DNA evidence foils insurance fraud scammer

A TEACHER is behind bars after former police detectives working for Bexhill-based insurer Hastings Direct helped secure a conviction for insurance fraud.

The 41-year-old, known as Mr M from Worcestershire, claimed that his £1,500 Volvo had been stolen, when in fact he had crashed the vehicle after a night out drinking. When he put in a claim to Hastings Direct for the car’s theft, the company investigated.

The local insurance retailer employs a team of former police officers to investigate any claim which it suspects may be fraudulent and investigators became suspicious after interviewing the teacher.

A subsequent inspection of his car revealed extensive accident damage, but investigators saw no signs of damage expected in relation to theft. Hastings Direct asked Worcestershire police to investigate further and forensic examination of the car determined that Mr M’s DNA was evident on the car’s air bag, proving he had been driving at the time of the accident impact.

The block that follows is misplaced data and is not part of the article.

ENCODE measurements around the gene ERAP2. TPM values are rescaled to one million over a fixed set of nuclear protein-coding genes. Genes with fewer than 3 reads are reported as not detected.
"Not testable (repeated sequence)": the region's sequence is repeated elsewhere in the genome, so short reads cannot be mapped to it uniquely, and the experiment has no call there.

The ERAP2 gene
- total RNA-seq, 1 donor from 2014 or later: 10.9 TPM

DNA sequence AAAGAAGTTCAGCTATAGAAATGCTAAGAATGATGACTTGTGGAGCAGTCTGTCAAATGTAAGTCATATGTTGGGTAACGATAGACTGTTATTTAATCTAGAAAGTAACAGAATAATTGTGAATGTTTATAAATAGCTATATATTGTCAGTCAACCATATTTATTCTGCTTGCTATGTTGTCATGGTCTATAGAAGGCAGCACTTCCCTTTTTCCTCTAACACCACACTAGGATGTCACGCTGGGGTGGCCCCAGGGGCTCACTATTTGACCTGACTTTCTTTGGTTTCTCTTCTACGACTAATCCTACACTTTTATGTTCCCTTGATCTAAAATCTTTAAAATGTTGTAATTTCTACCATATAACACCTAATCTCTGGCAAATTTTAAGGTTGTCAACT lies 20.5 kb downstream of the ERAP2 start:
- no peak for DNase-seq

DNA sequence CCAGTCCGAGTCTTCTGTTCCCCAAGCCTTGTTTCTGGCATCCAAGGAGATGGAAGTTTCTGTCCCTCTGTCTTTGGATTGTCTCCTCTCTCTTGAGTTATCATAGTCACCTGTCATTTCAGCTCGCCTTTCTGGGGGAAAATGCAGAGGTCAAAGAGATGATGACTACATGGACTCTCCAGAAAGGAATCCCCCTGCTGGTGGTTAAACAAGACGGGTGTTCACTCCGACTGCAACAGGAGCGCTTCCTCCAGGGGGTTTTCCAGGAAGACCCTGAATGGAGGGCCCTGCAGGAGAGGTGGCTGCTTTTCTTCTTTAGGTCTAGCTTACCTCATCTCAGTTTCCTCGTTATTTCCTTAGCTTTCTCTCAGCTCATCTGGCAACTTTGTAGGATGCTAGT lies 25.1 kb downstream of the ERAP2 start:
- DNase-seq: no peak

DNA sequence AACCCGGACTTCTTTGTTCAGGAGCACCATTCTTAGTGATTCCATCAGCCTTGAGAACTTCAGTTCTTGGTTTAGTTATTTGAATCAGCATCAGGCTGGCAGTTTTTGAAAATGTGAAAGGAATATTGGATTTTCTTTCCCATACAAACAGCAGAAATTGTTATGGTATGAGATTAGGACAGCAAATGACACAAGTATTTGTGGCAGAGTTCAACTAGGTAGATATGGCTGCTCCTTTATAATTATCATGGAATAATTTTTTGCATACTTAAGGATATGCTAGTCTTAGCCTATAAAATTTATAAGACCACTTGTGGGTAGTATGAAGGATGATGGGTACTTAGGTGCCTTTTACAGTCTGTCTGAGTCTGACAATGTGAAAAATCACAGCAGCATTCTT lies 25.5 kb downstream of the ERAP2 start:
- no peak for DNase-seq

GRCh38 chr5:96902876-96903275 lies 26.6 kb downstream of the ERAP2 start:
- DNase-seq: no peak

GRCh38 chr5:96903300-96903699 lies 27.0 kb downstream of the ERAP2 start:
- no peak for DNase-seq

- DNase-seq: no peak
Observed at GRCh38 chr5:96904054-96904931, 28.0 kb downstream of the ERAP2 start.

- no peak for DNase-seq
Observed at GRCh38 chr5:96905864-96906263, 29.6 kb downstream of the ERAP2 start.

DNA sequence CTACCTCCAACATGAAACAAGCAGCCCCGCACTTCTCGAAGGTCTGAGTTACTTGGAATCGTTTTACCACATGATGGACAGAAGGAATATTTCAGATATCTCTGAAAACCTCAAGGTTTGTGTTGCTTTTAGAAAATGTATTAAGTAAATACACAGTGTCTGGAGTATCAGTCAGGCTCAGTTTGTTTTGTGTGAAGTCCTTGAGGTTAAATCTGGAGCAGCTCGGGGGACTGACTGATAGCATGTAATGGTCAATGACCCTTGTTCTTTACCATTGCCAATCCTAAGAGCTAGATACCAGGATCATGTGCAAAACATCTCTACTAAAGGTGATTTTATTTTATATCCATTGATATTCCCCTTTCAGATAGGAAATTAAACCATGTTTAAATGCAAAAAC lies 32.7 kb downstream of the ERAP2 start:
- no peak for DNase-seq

Paul Priestley, head of counter fraud at Hastings Direct thanked the police and the courts for securing the conviction, adding: “There is a perception that insurance fraud does not hurt anyone, but in fact it hurts everyone financially. On average every car driver in the UK pays over £44 more for their car insurance just because of fraud.

“We heavily invested in our anti-fraud techniques. We believe that this investment is necessary to ensure we are at the forefront of the industry fighting fraud to protect our honest customers.”

Hastings Direct won a prestigious industry award for fighting fraud using the same technology that was used to track Osama Bin Laden.

Last year insurance fraud cost the UK £1.9 billion.

Phil Bird, acting director of the Insurance Fraud Bureau (IFB) gave this warning to would be fraudsters: “The industry is closing the net on all types of insurance fraud, including cases like this where the attempt is opportunistic in nature.

“This conviction sends a clear message to anyone attempting to mislead their insurer. We encourage the public to report information about those involved in any type of insurance fraud to our free and confidential Cheatline on 0800 422 0421, or report it online: www.insurancefraudbureau.org/report.”